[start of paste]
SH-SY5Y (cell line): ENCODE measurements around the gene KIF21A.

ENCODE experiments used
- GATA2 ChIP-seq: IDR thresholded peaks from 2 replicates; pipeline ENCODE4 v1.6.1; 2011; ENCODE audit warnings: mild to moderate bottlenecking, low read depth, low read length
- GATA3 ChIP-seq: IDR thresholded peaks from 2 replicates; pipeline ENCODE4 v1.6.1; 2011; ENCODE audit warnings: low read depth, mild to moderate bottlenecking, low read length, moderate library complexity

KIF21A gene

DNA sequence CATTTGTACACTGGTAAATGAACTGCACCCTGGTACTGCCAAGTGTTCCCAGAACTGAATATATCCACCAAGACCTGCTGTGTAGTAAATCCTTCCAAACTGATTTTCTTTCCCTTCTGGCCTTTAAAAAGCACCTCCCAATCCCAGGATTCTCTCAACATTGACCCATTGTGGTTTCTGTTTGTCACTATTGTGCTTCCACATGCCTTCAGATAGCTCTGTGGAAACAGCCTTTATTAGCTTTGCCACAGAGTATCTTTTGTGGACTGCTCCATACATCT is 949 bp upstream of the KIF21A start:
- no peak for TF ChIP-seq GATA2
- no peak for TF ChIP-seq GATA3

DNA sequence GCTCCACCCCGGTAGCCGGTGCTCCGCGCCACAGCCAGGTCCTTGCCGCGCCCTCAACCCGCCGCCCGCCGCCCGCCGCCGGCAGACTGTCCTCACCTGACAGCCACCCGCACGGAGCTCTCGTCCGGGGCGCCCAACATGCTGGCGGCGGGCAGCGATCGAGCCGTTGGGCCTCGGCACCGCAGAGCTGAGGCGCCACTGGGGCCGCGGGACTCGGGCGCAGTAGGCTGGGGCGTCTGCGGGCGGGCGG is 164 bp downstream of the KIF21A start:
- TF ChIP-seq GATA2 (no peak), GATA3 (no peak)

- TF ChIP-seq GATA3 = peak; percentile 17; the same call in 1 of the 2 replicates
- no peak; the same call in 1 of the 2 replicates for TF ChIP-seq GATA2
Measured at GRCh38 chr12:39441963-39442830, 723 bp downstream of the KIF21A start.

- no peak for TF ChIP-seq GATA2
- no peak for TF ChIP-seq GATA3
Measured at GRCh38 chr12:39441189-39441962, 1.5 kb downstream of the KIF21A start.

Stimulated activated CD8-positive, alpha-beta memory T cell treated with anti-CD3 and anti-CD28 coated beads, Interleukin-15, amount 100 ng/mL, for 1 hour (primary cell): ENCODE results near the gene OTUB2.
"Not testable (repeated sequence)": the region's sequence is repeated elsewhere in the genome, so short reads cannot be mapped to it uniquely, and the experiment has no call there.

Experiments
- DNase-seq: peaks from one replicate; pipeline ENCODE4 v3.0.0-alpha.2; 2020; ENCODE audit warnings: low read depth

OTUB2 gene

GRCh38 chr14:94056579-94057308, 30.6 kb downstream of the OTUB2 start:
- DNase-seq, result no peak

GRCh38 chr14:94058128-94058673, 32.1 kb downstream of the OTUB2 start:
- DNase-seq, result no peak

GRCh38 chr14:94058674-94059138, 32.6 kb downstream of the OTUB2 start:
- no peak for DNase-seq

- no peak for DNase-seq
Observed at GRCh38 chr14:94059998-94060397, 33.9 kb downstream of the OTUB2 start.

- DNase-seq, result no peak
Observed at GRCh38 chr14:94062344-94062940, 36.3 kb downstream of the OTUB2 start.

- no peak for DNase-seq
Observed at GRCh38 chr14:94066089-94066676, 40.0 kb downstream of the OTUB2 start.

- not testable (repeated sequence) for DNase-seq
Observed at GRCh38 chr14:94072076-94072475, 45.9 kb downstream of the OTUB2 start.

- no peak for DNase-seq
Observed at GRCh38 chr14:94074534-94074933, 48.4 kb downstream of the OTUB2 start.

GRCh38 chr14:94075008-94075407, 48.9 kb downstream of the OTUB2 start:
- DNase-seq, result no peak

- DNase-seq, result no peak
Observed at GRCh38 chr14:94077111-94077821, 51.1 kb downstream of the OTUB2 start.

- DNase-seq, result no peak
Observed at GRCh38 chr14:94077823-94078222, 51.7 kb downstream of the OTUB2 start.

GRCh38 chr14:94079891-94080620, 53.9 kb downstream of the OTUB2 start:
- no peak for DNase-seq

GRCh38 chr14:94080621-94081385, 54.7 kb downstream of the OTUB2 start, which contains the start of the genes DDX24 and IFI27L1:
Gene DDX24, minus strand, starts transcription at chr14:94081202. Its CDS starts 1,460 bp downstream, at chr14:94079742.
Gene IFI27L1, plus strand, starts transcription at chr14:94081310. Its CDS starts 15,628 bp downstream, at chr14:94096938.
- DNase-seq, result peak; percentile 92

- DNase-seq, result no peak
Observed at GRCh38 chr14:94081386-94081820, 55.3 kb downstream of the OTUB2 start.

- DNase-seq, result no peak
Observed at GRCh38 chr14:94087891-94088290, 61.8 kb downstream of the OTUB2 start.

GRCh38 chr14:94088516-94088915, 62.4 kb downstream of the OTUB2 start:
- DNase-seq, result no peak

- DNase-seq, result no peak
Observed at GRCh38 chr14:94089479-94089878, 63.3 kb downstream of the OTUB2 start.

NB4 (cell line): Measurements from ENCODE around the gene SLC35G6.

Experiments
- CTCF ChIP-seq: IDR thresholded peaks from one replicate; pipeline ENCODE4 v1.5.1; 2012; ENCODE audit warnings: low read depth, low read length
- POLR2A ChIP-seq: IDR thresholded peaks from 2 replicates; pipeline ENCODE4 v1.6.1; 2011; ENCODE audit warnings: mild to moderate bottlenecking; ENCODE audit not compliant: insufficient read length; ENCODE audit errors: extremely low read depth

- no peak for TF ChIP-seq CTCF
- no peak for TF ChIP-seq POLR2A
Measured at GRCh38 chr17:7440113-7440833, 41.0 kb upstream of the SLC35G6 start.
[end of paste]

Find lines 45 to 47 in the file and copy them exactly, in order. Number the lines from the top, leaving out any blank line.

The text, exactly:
- no peak for DNase-seq

GRCh38 chr14:94080621-94081385, 54.7 kb downstream of the OTUB2 start, which contains the start of the genes DDX24 and IFI27L1:
Gene DDX24, minus strand, starts transcription at chr14:94081202. Its CDS starts 1,460 bp downstream, at chr14:94079742.